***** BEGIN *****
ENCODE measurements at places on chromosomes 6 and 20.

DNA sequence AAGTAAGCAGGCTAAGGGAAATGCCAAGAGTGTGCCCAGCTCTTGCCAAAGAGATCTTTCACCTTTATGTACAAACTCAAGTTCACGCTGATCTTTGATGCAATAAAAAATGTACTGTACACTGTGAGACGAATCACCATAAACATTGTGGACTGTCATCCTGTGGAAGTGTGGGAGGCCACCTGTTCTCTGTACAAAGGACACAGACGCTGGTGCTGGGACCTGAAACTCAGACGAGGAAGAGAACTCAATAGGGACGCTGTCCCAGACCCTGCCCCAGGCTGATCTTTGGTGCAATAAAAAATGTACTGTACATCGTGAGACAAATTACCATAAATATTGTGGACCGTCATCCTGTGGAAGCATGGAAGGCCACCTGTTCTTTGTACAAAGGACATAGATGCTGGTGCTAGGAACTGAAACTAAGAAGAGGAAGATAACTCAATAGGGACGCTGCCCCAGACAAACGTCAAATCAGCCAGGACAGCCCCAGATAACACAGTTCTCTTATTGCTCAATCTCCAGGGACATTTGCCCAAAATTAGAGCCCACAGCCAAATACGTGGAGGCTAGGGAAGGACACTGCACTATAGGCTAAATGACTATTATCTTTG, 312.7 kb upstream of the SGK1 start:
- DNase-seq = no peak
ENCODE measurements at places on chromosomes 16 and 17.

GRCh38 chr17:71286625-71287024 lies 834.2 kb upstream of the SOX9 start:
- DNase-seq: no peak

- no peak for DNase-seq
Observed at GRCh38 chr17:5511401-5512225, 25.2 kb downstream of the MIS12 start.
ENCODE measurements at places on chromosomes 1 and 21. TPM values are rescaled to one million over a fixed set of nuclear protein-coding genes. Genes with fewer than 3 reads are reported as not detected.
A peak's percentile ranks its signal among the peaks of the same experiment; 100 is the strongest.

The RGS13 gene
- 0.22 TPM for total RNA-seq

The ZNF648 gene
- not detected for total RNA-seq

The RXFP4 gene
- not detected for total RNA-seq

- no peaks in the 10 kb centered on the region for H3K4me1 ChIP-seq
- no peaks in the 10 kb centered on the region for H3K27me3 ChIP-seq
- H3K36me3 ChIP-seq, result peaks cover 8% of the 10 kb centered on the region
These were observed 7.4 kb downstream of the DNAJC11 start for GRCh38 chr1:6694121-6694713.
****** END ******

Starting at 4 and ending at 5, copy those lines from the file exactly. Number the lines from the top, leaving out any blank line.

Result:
ENCODE measurements at places on chromosomes 16 and 17.

GRCh38 chr17:71286625-71287024 lies 834.2 kb upstream of the SOX9 start: